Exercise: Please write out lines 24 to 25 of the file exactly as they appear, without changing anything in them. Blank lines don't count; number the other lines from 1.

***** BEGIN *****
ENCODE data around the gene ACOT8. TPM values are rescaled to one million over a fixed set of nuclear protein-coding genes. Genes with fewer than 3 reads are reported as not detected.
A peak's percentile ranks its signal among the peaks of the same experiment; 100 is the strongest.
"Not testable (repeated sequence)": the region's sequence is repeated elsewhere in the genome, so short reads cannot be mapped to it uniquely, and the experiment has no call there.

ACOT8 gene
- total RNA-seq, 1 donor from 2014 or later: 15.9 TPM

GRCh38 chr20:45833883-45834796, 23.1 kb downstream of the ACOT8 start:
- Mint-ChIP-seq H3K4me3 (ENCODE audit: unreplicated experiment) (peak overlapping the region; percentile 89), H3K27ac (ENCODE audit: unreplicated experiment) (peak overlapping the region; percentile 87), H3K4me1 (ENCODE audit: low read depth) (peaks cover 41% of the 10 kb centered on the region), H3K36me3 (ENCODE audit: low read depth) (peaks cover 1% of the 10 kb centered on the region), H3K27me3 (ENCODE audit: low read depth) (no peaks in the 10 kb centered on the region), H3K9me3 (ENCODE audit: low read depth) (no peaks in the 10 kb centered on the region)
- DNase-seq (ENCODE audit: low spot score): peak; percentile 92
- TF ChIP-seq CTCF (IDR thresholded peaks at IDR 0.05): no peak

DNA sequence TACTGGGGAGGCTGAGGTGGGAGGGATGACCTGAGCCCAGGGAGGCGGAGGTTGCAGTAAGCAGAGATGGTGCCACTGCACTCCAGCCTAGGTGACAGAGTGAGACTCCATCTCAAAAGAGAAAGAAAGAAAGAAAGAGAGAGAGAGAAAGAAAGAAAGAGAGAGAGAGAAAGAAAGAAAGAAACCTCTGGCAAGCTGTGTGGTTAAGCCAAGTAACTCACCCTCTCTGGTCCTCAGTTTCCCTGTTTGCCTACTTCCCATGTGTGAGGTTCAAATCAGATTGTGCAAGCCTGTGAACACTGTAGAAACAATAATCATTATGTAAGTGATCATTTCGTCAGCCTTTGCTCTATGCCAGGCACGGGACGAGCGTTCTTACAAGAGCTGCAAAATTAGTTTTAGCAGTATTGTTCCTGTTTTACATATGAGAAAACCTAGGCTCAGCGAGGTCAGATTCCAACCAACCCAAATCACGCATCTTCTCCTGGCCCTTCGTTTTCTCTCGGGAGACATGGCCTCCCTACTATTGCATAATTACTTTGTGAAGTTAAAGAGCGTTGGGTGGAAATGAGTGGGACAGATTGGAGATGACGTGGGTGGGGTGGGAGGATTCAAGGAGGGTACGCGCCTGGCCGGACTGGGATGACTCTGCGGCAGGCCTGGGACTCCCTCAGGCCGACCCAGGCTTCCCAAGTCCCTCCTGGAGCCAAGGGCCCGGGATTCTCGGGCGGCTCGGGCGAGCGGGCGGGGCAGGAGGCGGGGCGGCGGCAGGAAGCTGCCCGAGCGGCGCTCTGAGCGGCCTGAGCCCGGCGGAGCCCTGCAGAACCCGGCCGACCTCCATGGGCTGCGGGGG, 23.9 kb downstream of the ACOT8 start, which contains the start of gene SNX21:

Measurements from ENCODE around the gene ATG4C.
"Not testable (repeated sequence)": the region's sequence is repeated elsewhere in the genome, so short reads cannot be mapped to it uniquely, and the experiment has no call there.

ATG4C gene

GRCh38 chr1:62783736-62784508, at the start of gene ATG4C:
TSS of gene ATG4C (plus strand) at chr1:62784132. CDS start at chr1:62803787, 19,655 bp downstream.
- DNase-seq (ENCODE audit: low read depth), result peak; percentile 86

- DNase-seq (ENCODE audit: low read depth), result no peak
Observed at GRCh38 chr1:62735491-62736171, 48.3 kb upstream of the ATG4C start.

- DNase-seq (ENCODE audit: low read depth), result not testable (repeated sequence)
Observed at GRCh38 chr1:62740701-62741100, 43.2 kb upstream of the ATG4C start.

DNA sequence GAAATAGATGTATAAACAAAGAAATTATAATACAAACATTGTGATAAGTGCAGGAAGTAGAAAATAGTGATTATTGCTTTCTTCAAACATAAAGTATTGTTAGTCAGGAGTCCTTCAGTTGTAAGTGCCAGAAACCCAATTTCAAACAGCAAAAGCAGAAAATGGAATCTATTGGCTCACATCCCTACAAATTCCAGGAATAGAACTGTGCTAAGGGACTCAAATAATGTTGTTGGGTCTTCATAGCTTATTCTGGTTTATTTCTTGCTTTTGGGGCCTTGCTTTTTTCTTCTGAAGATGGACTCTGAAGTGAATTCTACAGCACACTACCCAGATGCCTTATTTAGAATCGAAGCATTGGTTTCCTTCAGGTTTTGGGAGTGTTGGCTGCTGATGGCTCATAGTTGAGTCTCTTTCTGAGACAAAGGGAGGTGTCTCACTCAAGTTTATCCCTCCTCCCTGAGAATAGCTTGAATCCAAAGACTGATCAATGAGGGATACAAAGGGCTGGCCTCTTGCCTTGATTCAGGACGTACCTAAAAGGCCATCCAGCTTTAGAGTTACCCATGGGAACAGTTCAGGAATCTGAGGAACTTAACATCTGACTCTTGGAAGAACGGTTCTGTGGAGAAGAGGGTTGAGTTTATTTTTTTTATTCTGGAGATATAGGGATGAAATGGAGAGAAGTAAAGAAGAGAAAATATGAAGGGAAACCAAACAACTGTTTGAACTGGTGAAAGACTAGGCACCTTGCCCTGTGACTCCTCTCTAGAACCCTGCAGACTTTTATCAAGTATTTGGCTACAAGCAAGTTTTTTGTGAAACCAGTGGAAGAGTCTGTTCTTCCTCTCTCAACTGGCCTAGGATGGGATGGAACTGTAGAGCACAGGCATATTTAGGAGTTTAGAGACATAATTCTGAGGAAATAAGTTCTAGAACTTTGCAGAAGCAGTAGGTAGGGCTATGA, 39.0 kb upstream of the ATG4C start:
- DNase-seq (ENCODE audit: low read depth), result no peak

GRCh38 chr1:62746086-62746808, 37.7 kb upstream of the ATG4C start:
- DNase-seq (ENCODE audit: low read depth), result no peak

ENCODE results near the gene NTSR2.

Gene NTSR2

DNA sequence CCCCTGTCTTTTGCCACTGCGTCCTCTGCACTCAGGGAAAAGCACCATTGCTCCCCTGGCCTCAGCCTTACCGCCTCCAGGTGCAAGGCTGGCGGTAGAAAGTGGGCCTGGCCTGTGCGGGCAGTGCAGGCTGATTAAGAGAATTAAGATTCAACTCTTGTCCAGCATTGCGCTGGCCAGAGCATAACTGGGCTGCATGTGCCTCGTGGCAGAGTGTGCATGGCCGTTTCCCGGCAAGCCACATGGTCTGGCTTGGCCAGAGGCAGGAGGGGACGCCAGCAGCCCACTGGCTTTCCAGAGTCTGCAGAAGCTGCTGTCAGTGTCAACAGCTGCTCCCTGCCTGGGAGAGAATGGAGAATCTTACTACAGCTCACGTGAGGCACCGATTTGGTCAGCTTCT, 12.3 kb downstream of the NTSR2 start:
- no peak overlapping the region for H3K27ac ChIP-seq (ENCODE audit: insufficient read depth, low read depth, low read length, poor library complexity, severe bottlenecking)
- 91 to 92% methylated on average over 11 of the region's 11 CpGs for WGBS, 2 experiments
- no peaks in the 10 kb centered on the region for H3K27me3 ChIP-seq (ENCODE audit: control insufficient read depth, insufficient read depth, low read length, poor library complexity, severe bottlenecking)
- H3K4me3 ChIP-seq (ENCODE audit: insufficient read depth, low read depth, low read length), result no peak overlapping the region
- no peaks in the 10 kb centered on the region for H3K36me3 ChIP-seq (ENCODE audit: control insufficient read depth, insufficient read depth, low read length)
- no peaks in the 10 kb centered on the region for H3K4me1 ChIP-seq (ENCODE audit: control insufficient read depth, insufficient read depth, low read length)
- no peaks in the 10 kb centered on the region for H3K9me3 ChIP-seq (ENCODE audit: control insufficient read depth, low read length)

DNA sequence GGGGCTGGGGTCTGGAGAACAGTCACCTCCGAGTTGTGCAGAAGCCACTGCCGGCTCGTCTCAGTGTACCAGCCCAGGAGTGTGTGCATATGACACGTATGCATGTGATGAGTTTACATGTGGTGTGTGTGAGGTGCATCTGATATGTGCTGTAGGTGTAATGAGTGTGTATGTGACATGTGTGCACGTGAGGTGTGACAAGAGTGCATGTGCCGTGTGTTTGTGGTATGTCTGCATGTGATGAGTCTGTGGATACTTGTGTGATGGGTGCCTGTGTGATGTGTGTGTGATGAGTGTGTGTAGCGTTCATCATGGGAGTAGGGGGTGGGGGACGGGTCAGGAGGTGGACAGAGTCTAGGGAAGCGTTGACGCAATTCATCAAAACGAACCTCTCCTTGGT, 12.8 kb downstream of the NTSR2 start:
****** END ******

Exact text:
- DNase-seq (ENCODE audit: low read depth), result no peak

ENCODE results near the gene NTSR2.